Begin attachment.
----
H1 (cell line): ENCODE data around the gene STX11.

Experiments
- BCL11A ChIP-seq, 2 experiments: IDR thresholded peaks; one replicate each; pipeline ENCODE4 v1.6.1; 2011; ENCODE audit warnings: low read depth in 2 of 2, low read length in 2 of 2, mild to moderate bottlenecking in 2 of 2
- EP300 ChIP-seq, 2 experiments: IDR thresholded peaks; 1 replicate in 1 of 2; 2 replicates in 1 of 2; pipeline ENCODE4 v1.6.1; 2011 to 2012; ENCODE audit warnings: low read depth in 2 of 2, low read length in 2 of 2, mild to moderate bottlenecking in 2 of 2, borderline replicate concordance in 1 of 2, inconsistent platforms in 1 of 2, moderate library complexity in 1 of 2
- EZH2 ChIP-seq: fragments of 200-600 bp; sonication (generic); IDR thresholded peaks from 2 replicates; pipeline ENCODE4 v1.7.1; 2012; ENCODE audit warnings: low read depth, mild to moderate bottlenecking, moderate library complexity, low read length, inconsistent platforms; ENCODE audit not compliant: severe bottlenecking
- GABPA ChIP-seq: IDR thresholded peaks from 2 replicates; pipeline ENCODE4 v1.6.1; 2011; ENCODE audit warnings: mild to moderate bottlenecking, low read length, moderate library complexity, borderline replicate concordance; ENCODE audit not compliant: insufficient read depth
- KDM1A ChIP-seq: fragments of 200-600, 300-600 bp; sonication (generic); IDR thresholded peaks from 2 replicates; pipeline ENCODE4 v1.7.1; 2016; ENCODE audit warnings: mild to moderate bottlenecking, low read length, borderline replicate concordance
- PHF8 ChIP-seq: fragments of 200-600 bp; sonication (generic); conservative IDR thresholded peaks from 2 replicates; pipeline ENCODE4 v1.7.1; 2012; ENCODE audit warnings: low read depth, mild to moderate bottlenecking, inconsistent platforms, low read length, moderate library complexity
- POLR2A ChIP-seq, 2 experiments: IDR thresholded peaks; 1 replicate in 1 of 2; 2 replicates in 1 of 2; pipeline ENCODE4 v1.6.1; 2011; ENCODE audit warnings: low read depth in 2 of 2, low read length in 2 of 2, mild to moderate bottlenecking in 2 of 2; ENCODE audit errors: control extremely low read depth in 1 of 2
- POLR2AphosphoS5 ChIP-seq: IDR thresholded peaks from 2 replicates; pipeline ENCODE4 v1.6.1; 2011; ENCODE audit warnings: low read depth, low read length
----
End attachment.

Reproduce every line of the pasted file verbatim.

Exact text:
H1 (cell line): ENCODE data around the gene STX11.

Experiments
- BCL11A ChIP-seq, 2 experiments: IDR thresholded peaks; one replicate each; pipeline ENCODE4 v1.6.1; 2011; ENCODE audit warnings: low read depth in 2 of 2, low read length in 2 of 2, mild to moderate bottlenecking in 2 of 2
- EP300 ChIP-seq, 2 experiments: IDR thresholded peaks; 1 replicate in 1 of 2; 2 replicates in 1 of 2; pipeline ENCODE4 v1.6.1; 2011 to 2012; ENCODE audit warnings: low read depth in 2 of 2, low read length in 2 of 2, mild to moderate bottlenecking in 2 of 2, borderline replicate concordance in 1 of 2, inconsistent platforms in 1 of 2, moderate library complexity in 1 of 2
- EZH2 ChIP-seq: fragments of 200-600 bp; sonication (generic); IDR thresholded peaks from 2 replicates; pipeline ENCODE4 v1.7.1; 2012; ENCODE audit warnings: low read depth, mild to moderate bottlenecking, moderate library complexity, low read length, inconsistent platforms; ENCODE audit not compliant: severe bottlenecking
- GABPA ChIP-seq: IDR thresholded peaks from 2 replicates; pipeline ENCODE4 v1.6.1; 2011; ENCODE audit warnings: mild to moderate bottlenecking, low read length, moderate library complexity, borderline replicate concordance; ENCODE audit not compliant: insufficient read depth
- KDM1A ChIP-seq: fragments of 200-600, 300-600 bp; sonication (generic); IDR thresholded peaks from 2 replicates; pipeline ENCODE4 v1.7.1; 2016; ENCODE audit warnings: mild to moderate bottlenecking, low read length, borderline replicate concordance
- PHF8 ChIP-seq: fragments of 200-600 bp; sonication (generic); conservative IDR thresholded peaks from 2 replicates; pipeline ENCODE4 v1.7.1; 2012; ENCODE audit warnings: low read depth, mild to moderate bottlenecking, inconsistent platforms, low read length, moderate library complexity
- POLR2A ChIP-seq, 2 experiments: IDR thresholded peaks; 1 replicate in 1 of 2; 2 replicates in 1 of 2; pipeline ENCODE4 v1.6.1; 2011; ENCODE audit warnings: low read depth in 2 of 2, low read length in 2 of 2, mild to moderate bottlenecking in 2 of 2; ENCODE audit errors: control extremely low read depth in 1 of 2
- POLR2AphosphoS5 ChIP-seq: IDR thresholded peaks from 2 replicates; pipeline ENCODE4 v1.6.1; 2011; ENCODE audit warnings: low read depth, low read length